BBC Wildlife Magazine

Down on the farm


Mark Carwardine is right to celebrate a post-Brexit scheme to pay farmers who preserve habitat for wildlife (My way of thinking, May 2020). However, a firm commitment to enforcemen­t and monitoring will be required if the policy is to succeed.

With our embattled farmers under increasing pressure from climate change and an uncertain market (not to mention probable trade tariffs with Europe), the temptation to breach the terms may prove too strong for some.

So often the evidence shows that when funding is tight, government support for environmen­tal causes falls by the wayside. While I share Mark’s delight at this ground-breaking idea, I hope that ministers will uphold their pledges to ensure its long-term success.

Rob Buxton, via email

If Mark Carwardine is suggesting that the Common Agricultur­al Policy (CAP) is one of the main reasons we have lost so much wildlife across Britain, then I am afraid he is drasticall­y over-simplifyin­g. Unlike him, perhaps, I am old enough to have a clear memory of British agricultur­al land before we joined the EEC. In northeast Fife, in the 1950s and ’60s, the intensive fields of sugar beet did not harbour wildflower­s, numerous butterflie­s or great flocks of small birds. British farmers had taken to chemical weed killers and pesticides with enthusiasm well before this. ‘Silent spring’ was almost as relevant to Britain as to the USA.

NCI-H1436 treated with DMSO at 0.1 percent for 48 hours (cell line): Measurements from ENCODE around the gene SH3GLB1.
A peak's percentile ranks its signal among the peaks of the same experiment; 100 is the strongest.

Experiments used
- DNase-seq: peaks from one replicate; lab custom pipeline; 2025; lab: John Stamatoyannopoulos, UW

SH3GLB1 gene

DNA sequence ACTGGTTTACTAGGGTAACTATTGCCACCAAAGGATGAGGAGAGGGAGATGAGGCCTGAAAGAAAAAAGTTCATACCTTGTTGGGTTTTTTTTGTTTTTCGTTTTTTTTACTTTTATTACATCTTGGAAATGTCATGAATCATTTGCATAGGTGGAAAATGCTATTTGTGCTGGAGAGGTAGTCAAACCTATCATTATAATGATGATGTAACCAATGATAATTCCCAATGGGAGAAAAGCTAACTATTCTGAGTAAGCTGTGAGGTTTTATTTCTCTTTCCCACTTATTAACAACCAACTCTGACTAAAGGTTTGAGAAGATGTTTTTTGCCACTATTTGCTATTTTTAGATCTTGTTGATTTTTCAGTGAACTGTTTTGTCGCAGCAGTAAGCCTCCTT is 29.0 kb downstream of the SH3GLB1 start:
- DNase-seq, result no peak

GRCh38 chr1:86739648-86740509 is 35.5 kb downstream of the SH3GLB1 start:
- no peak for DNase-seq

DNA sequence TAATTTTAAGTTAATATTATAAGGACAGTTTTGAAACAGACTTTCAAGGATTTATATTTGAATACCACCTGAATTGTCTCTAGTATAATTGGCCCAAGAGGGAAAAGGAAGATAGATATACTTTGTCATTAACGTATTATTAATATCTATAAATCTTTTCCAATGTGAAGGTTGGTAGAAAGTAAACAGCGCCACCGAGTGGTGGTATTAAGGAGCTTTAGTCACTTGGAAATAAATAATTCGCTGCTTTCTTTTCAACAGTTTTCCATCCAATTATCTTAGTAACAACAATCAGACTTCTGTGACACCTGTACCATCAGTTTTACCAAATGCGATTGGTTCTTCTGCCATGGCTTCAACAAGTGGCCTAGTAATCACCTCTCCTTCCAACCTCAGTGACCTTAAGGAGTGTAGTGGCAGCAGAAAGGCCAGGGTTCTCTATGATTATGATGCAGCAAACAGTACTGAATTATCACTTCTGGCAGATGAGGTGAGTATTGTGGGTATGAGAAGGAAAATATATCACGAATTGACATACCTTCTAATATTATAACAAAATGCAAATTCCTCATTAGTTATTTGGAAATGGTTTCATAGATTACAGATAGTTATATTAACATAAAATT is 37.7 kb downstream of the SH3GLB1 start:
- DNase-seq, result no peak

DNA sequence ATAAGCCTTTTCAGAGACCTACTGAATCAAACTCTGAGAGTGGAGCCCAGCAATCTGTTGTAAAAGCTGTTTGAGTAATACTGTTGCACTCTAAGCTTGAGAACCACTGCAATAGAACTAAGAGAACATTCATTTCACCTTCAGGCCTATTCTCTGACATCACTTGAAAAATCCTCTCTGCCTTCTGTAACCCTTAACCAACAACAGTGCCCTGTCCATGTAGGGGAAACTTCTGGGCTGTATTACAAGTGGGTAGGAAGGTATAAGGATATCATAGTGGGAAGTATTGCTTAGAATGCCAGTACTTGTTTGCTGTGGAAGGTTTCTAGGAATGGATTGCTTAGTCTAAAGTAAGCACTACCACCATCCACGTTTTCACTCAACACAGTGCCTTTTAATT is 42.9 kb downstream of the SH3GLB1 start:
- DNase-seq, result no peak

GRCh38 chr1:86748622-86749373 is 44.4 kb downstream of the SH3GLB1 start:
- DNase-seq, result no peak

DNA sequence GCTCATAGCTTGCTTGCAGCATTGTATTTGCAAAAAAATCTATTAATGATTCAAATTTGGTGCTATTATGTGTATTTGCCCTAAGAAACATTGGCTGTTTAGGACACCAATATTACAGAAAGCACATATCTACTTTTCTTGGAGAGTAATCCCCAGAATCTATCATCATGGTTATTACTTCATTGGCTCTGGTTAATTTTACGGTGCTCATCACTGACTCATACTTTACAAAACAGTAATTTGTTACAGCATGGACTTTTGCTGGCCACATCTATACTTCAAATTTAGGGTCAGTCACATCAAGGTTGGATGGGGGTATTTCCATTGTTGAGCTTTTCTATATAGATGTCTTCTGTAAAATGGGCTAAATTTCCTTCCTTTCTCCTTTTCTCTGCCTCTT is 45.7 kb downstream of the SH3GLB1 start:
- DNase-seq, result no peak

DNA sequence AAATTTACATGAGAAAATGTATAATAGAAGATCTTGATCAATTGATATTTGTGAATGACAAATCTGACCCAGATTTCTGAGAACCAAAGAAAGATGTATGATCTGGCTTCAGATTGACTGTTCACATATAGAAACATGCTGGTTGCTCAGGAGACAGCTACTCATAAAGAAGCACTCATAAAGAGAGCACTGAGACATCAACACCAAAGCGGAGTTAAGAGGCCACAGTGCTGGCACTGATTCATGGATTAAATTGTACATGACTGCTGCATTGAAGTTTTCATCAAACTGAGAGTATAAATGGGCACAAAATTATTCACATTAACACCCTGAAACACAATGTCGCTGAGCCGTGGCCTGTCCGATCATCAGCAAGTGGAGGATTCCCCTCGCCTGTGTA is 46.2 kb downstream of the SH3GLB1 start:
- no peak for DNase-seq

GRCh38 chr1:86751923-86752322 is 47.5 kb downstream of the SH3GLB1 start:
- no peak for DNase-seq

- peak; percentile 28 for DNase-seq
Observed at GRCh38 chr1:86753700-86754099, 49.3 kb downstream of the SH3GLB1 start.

I now see more fields red with poppies in the South of France than I did in Fife back then. In the Cerdagne last year, we saw the most beautiful meadows – despite decades of the much-maligned CAP.

Robin Noble, via email

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